What looked like the beginning of the "Great Rotation" in retrospect may just turn out to be the "Great Overreaction."
Interest rates surged on Bernanke's comments, and panicky investors yanked, by one count, nearly $80 billion out of bond mutual and exchange-traded funds in June. That has generated speculation that the Great Rotation theme of money flowing from stocks and bonds may have begun.
(Read More: 'Unprecedented' $80 Billion Pulled From Bond Funds)
But as the dust settles and Wall Street realizes that the Fed exit probably will be slower than Bernanke indicated, many fixed income pros are treating the jump in yields as an opportunity.
"You've seen a big overreaction to the Federal Reserve and the policy changes that they've had," Michael Lillard, managing director and chief investment officer for Prudential Fixed Income, said at a briefing last week in which the firm set out its second-half forecast. "That's created a lot of value both in the rate space as well as in the credit space."
Among Lillard's best ideas for the second half are banks; structured products such as collateralized mortgage-backed securities; and emerging-market debt in countries like Mexico that will be less susceptible to gyrations in commodity prices.
As for an overarching theme, Lillard echoes the belief of others in fixed income that the Fed easing back on its $85 billion a month bond-buying program and the ultimate gradual increase of its target funds rate should be viewed as a vote of confidence for economic growth and thus market-positive.
Conversely, should the Fed be overly optimistic, that would keep rates low while growth continues to lag.
"The core of the message that they have is that quantitative easing is an emergency tool, so we do QE when there's an emergency," he said. "They're looking at that improvement and what they're saying is the downside risks to the economy have diminished and the emergency is over."
If the fear of QE ending too soon is overdone, then that sets up opportunities for a market that has seen yields in some cases surge more than 1 percentage point in a month.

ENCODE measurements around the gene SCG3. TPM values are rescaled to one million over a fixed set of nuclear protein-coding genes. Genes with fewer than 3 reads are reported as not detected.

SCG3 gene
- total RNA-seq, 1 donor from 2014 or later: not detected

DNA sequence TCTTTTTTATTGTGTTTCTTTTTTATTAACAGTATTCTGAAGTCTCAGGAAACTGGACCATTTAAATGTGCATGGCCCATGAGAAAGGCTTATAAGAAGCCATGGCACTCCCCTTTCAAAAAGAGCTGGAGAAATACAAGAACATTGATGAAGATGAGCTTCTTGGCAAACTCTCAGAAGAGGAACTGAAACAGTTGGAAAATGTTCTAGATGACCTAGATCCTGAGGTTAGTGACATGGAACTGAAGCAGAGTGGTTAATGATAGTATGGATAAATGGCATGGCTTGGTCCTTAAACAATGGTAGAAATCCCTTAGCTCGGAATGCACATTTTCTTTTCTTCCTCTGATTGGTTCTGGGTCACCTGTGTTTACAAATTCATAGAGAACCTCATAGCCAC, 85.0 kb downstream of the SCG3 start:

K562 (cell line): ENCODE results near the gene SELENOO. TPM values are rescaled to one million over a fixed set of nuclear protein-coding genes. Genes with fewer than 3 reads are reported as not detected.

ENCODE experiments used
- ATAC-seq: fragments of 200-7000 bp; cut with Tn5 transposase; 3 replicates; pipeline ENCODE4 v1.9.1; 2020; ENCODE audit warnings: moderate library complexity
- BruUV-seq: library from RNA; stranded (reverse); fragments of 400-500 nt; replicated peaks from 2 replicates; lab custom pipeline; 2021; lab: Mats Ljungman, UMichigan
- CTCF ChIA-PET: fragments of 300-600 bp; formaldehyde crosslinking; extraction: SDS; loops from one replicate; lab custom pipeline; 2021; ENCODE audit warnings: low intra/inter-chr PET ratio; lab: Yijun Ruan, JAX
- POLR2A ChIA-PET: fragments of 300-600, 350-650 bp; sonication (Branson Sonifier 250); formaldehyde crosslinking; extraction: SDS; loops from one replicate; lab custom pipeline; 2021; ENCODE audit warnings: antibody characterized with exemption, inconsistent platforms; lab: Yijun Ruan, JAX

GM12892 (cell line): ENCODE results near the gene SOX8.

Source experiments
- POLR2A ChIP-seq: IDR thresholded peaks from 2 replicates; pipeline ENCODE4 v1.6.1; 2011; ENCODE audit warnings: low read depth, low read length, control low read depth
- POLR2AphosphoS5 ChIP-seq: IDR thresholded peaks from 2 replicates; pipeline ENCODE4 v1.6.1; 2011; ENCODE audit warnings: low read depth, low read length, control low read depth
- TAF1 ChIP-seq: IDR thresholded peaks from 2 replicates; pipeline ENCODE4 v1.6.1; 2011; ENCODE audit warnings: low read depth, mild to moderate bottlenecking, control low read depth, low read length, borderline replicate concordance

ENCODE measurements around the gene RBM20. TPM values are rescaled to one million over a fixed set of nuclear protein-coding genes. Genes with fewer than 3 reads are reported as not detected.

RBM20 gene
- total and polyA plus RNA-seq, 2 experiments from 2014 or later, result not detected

(Read More: Why All the Bond Selling Hysteria May Be Overdone)
Michael Cloherty, head of U.S. rates strategy at RBC Capital Markets, sees an opening for playing a widening spread between the five-year and 10-year Treasury notes. The trade, which uses derivatives to capture income growth when spreads widen, is used most often when investors expect falling yields.
"The most obvious overshooting in the Treasury market has been the degree of tightening priced into the front of the curve," Cloherty said. "The Fed will need to be very gentle in the early phases of tightening, as none of us know if any structural weaknesses will have developed after nearly seven years at zero rates."
The selloff has spread well beyond Treasurys.
Municipal bond investors have been bailing in droves, pulling $4.5 billion from the market last week alone, according to Thomson Reuters.
That's been in large part because of fears of a Fed exit that may not even be applicable to the muni market.
"While municipals have been cheapening in empathy with Treasurys, it is worth noting that this market has never had direct support from the Fed," Citigroup muni analyst George Friedlander said in his weekly update.
"Thus, we believe municipal investors need not worry about a fundamental re-evaluation of the market even after the Fed embarks on its tapering schedule for asset purchases."
Friedlander's best ideas include single-A-rated taxable munis, long-dated high-grade municipals and a switch out of banks (contrary to Lillard's strategy) and industrials into prepay gas and corporate-backed munis.
(Read More: Junk Bonds No Longer Look So Good)
To be sure, though, the road to rate stability is likely to be rocky.
Investors didn't seem to know what to make of Monday's sharp stock market rally that came on the back of an economic reading from the Institute for Supply Management that was better but nothing spectacular.
Until the next round of big data releases pass—the critical nonfarm payrolls report comes Friday—investors should be careful about how much risk they are willing to take on future policy decisions, said George Goncalves, head of U.S. rates strategy at Nomura Securities.
He points out that bond and equity fund flows are about equally positive for the year, indicating that any "Great Rotation" from bonds into stocks has yet to begin.
"The key question on investors' minds is whether the current and much quicker fund outflow ... will continue, or have we moved into a new paradigm where it's the beginning of the end of nonstop bond fund inflows given that the Fed may be taking away its support," he said in a note.
(Read More: Hedge Funds Shift to Stocks, in Time for Pullback)
Goncalves said his portfolio "remains very lean into and out of quarter-end," with plays on a spread widener on the 30-year bond, as well as a steepener between the 10-year note and 30-year inflation breakevens.
He worries that the flow exodus could continue and the Fed might get behind the curve.
"In the grand scheme of things, the total outflow is small compared with the size of the industry, but it's been the pace and reversal of inflow trends that has broader market participants worried," Goncalves said. "We are a bit perplexed why there hasn't been a greater focus on what is happening in the mutual fund space by the Fed."
—By CNBC's Jeff Cox. Follow him @JeffCoxCNBCcom on Twitter.